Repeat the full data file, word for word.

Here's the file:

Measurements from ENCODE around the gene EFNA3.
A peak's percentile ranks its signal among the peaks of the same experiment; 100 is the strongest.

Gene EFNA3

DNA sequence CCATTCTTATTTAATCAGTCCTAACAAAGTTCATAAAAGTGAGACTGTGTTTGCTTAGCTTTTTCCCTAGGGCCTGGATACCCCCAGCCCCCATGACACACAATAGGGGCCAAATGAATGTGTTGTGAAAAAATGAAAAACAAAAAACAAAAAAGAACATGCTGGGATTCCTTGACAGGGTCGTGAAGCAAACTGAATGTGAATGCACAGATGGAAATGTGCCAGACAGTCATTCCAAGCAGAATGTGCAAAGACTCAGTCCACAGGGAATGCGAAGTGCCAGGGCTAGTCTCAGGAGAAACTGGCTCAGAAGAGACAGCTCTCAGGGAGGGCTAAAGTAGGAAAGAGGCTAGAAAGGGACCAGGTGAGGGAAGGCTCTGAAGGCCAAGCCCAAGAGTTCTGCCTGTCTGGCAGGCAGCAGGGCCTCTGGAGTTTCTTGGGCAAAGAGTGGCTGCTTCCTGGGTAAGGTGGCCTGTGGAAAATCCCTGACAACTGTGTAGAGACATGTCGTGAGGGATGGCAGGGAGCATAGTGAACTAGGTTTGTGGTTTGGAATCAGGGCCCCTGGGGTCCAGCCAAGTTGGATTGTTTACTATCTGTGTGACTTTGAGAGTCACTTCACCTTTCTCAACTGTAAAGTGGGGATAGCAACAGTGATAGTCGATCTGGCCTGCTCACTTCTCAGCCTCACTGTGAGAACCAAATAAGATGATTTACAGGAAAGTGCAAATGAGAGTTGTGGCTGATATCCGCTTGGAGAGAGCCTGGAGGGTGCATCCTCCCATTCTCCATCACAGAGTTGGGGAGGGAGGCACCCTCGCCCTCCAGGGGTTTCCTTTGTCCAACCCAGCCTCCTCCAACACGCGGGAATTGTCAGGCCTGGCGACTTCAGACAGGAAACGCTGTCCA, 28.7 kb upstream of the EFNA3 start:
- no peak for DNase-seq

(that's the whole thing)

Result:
Measurements from ENCODE around the gene EFNA3.
A peak's percentile ranks its signal among the peaks of the same experiment; 100 is the strongest.

Gene EFNA3

DNA sequence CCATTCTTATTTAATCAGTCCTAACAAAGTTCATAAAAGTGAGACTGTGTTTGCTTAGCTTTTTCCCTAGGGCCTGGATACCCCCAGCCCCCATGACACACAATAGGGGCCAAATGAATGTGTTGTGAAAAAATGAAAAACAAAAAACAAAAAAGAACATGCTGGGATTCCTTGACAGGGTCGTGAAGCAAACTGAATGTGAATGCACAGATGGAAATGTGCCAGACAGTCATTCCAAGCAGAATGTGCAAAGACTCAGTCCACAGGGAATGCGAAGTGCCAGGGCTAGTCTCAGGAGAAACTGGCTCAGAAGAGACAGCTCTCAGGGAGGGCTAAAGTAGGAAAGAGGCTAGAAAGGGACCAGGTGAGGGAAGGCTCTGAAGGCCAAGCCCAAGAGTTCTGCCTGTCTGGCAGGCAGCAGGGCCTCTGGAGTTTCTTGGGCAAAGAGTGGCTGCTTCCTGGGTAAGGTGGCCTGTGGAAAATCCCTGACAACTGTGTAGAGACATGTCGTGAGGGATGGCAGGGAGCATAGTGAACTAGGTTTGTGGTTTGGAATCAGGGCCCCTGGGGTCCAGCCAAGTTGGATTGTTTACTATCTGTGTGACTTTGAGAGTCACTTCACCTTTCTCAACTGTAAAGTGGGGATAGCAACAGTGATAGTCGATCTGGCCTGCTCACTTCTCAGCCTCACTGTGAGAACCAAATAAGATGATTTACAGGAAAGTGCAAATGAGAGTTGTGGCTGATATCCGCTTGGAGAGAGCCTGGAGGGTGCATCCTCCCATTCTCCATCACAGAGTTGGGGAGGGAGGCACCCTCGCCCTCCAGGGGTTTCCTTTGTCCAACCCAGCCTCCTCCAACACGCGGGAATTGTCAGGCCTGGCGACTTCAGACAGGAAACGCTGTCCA, 28.7 kb upstream of the EFNA3 start:
- no peak for DNase-seq